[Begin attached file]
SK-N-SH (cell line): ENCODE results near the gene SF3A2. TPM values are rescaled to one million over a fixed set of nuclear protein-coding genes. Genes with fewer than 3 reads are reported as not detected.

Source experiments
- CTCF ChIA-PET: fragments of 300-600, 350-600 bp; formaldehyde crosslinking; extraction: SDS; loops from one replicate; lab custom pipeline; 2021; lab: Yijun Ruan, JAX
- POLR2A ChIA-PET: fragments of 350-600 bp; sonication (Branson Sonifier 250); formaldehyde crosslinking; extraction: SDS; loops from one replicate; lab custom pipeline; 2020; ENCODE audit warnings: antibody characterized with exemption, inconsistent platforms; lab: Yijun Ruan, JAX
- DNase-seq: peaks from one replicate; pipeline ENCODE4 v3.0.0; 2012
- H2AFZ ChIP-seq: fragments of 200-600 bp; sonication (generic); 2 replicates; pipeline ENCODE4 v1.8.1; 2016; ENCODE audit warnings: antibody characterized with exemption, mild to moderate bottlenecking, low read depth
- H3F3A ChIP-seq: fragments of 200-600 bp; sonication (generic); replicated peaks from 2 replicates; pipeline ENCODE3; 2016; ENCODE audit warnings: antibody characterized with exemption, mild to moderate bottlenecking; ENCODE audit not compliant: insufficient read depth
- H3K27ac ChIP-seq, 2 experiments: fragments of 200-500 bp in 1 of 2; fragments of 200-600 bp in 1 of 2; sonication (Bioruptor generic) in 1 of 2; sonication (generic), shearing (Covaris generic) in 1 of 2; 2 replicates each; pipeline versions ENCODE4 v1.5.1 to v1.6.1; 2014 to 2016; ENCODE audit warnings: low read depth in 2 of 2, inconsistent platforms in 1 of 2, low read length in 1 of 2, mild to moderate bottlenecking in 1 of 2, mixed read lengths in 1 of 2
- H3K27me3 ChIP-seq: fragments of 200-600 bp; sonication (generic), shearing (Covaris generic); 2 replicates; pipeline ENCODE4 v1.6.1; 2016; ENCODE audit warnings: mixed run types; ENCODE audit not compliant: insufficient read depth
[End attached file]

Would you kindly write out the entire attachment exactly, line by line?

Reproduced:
SK-N-SH (cell line): ENCODE results near the gene SF3A2. TPM values are rescaled to one million over a fixed set of nuclear protein-coding genes. Genes with fewer than 3 reads are reported as not detected.

Source experiments
- CTCF ChIA-PET: fragments of 300-600, 350-600 bp; formaldehyde crosslinking; extraction: SDS; loops from one replicate; lab custom pipeline; 2021; lab: Yijun Ruan, JAX
- POLR2A ChIA-PET: fragments of 350-600 bp; sonication (Branson Sonifier 250); formaldehyde crosslinking; extraction: SDS; loops from one replicate; lab custom pipeline; 2020; ENCODE audit warnings: antibody characterized with exemption, inconsistent platforms; lab: Yijun Ruan, JAX
- DNase-seq: peaks from one replicate; pipeline ENCODE4 v3.0.0; 2012
- H2AFZ ChIP-seq: fragments of 200-600 bp; sonication (generic); 2 replicates; pipeline ENCODE4 v1.8.1; 2016; ENCODE audit warnings: antibody characterized with exemption, mild to moderate bottlenecking, low read depth
- H3F3A ChIP-seq: fragments of 200-600 bp; sonication (generic); replicated peaks from 2 replicates; pipeline ENCODE3; 2016; ENCODE audit warnings: antibody characterized with exemption, mild to moderate bottlenecking; ENCODE audit not compliant: insufficient read depth
- H3K27ac ChIP-seq, 2 experiments: fragments of 200-500 bp in 1 of 2; fragments of 200-600 bp in 1 of 2; sonication (Bioruptor generic) in 1 of 2; sonication (generic), shearing (Covaris generic) in 1 of 2; 2 replicates each; pipeline versions ENCODE4 v1.5.1 to v1.6.1; 2014 to 2016; ENCODE audit warnings: low read depth in 2 of 2, inconsistent platforms in 1 of 2, low read length in 1 of 2, mild to moderate bottlenecking in 1 of 2, mixed read lengths in 1 of 2
- H3K27me3 ChIP-seq: fragments of 200-600 bp; sonication (generic), shearing (Covaris generic); 2 replicates; pipeline ENCODE4 v1.6.1; 2016; ENCODE audit warnings: mixed run types; ENCODE audit not compliant: insufficient read depth